A missed opportunity -- that's what we can't help but regret in this life we can only live once. A moment that could not be repeated, a moment that could not be taken back.
That’s what this Lomographer from Germany is afraid of. To not experience and capture something that is either hard to find and/or will never happen again. With this, she could have easily opted for a digital way of documenting thing but still chose the analogue way.
Hear more of her Lomography story as Ira, or shoujoai in our Community, shares us her LomoDiary!
Name: Ira V.
Lomography Username: shoujoai
Location: Düsseldorf, Germany
Number of years as a Lomographer: 3.5
Number of years in the Community: 3
Tell us a story in which Lomography or the Lomographic Community has been a great part of. We’ll be glad to hear it!
Since I started with Lomography, I have always carried a camera with me, so it is part of the things I’ve experienced in the last years. I have also met some really nice people through the Community plus my girlfriend is infected with [the virus of] analogue photography. Sometimes she is my model, and sometimes she goes on a photo tour with me and her old Nikon camera.
I have always liked traveling but since I take so many pictures, I just want to see all beautiful places in the world and take pictures of them. Lately, I fell in love with Iceland, so we had to go there twice in a half year, and still, it is not enough. The first time we went to Iceland, we stayed there for two weeks and were lucky to see the Northern Lights for two times. The first time was with a tourist bus tour which was a bit unreal but any way impressive. The other night, we were at a farm hotel at the country side. It was late in the evening, we had a long day of traveling behind us, and tried to escape the cold by taking a bath in the Hot Pot which was way too hot. We came out of the Hot Pot, as red as lobsters, and felt like we just want to fall in our bed.
But before going to sleep (around 10pm) I looked out of the window, and saw some shining on the sky. Suddenly, I got really excited — I ran to the car, got the tripod and all cameras because I was sure, that it were the Northern Lights. My girlfriend was like “Come on, that’s just some city lights, I’ll go to bed" and left me alone in the cold. But I was too excited to stop (and still felt warm from the Hot Pot). Then I met some guys with a digital camera who showed me their pictures and saw that it were really the Northern Lights! I think I spent nearly two hours outside, taking a bunch of pictures. In the end, when I got them developed, I saw that they were mostly underexposed (you have no idea how dark the nights are in Iceland!) and since then I’ve dreamt of another possibility to try it again but with higher ISO.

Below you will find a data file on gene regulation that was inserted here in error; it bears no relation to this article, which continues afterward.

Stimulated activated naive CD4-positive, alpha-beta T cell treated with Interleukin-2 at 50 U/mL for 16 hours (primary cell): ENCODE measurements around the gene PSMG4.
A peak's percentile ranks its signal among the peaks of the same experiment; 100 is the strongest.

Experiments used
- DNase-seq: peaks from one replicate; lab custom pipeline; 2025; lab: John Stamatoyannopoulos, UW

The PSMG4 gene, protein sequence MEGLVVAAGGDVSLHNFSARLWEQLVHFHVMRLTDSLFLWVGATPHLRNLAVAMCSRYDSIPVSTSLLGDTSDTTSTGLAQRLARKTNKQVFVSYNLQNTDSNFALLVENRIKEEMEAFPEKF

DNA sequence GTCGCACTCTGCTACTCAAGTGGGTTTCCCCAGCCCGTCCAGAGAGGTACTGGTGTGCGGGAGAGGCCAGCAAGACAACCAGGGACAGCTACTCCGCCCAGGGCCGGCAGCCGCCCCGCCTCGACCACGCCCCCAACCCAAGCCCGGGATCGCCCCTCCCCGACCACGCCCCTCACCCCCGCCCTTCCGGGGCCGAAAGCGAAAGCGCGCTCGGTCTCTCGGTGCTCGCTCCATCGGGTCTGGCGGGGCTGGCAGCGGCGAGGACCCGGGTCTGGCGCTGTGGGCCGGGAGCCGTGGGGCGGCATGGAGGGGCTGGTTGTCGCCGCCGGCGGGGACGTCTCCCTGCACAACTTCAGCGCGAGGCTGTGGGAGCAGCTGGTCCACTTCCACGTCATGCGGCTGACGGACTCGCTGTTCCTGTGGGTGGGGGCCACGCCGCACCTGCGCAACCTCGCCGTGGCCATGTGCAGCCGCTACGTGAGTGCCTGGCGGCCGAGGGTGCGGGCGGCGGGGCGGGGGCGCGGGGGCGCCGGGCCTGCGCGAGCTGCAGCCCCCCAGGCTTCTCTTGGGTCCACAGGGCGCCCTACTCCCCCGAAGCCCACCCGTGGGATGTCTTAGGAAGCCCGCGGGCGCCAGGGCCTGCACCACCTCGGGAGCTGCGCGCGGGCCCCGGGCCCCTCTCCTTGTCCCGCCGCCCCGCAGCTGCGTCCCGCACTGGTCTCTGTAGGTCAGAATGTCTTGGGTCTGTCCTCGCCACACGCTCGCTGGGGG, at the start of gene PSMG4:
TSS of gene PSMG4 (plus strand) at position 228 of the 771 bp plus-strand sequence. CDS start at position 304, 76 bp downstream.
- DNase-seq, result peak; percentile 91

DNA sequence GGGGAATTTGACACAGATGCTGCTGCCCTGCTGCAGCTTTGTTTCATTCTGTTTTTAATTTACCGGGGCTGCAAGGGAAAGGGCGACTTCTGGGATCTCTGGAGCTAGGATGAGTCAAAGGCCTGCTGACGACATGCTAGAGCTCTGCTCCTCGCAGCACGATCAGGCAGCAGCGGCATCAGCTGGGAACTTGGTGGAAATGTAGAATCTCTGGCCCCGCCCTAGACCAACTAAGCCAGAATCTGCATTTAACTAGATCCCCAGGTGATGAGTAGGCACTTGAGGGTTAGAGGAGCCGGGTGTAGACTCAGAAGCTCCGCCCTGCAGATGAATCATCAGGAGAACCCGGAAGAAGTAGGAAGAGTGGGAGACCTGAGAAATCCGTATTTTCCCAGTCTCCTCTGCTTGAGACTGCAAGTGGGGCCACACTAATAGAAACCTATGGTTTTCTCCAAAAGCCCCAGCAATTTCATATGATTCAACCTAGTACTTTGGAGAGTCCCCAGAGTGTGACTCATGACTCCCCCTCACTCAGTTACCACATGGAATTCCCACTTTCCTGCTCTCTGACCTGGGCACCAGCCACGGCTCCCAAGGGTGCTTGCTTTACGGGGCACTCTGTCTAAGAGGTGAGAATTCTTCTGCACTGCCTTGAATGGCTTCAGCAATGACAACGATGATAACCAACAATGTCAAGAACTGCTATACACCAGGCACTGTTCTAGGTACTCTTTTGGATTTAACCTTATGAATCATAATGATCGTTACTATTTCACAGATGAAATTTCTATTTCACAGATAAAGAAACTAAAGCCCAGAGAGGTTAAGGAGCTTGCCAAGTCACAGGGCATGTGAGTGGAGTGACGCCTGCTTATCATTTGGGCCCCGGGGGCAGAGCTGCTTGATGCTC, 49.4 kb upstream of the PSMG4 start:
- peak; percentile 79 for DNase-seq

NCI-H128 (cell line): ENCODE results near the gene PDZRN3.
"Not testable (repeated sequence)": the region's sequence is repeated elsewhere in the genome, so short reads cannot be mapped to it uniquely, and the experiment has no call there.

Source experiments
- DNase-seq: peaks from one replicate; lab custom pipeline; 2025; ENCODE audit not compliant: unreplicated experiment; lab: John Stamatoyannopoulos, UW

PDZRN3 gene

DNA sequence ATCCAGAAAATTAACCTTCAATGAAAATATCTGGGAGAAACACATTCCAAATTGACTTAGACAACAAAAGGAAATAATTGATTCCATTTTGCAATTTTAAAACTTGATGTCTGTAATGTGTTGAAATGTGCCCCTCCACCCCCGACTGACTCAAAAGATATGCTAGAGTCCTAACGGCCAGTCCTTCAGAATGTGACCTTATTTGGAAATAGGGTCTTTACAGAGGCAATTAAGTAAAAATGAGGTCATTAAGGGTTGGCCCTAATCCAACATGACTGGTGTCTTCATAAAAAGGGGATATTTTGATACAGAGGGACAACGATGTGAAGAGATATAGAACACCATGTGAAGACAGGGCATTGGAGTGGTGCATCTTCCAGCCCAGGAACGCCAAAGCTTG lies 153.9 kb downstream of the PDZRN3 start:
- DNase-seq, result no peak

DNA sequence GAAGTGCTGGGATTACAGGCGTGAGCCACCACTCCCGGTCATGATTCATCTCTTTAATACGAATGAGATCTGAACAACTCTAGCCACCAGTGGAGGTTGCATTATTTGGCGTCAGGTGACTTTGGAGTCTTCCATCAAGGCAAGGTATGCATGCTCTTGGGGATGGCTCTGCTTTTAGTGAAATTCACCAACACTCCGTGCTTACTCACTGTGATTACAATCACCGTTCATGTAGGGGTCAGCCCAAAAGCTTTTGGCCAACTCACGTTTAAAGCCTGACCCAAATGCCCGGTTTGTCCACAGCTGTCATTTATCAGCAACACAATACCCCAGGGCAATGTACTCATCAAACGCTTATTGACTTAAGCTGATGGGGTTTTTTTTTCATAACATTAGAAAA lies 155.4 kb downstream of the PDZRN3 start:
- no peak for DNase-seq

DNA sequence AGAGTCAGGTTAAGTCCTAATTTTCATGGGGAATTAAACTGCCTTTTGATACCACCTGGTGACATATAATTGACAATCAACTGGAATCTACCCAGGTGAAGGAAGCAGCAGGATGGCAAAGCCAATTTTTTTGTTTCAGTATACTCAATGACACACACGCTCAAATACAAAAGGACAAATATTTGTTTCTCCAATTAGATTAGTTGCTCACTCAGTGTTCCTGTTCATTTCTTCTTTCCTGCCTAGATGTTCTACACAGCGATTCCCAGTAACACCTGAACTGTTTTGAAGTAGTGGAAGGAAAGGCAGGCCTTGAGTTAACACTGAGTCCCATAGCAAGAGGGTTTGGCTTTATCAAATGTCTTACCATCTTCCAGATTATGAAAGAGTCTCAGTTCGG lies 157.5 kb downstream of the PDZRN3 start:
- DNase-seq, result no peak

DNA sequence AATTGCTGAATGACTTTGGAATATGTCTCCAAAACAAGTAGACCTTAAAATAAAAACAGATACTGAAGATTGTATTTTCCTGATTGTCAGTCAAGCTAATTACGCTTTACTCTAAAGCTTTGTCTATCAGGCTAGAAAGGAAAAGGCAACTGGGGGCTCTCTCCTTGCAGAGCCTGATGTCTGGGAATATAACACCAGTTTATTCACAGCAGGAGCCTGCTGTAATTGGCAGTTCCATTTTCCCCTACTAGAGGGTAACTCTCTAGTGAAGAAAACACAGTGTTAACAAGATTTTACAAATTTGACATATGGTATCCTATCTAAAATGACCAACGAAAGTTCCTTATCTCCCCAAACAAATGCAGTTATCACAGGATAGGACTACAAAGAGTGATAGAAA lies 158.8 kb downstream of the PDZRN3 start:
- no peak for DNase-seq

What are the emotions that best explain this story you have? What are your thoughts about it?
The most common emotion I got when I absolutely want to take a picture of something, which has the risk to fade away (like thunderstorms, Northern Lights, a cat crossing my way, kids in carnival costumes…) is enthusiasm mixed with panic and joy. I am always afraid of missing something special, but at the same time I know that there are still a lot of special moments to come.
If ever this experience did not occur in your life, what kind of person are you right now? Are you not the same person without this experience?
If I wouldn’t have found [my way] back to analogue photography, I’d still try out all kind of hobbies, searching for the right one. And I’d still worry if I should buy a digital camera or not, and how many megapixels I would need. And if I wouldn’t have seen the Northern Lights? I’d probably go to Tromso in Norway for the next holidays because there is also a good spot to see them.
Any future plans you have that you will let Lomography play a part?
A lot of plans! For example, I read about the swimming pigs on the Bahamas. I really should start saving money to go there. There are some pink pigs, which look like the normal, domestic ones we all know, but they live on an island where somebody left them. And when a boat with tourists passes by, the pigs swim to the boat to get some food. From time to time I Google for pictures of the swimming pigs and I dream of taking beautiful pictures with the Fisheye Submarine, the LC-A Krab, and another underwater camera I own which I couldn’t yet try out.
Let’s see more of Ira’s adventures in her special gallery of Lomographs:
My favourite northern lights picture from that night:
I always get excited when I see a thunderstorm coming up:
I have a lot of pictures of sheep. Now I want to see some swimming pigs!
Another Northern Lights picture, I took on the tour we attended before.
Got a story to share? How important is Lomography in your life? Your story might just be perfect for our LomoDiary so head on and give me a line at firstname.lastname@example.org!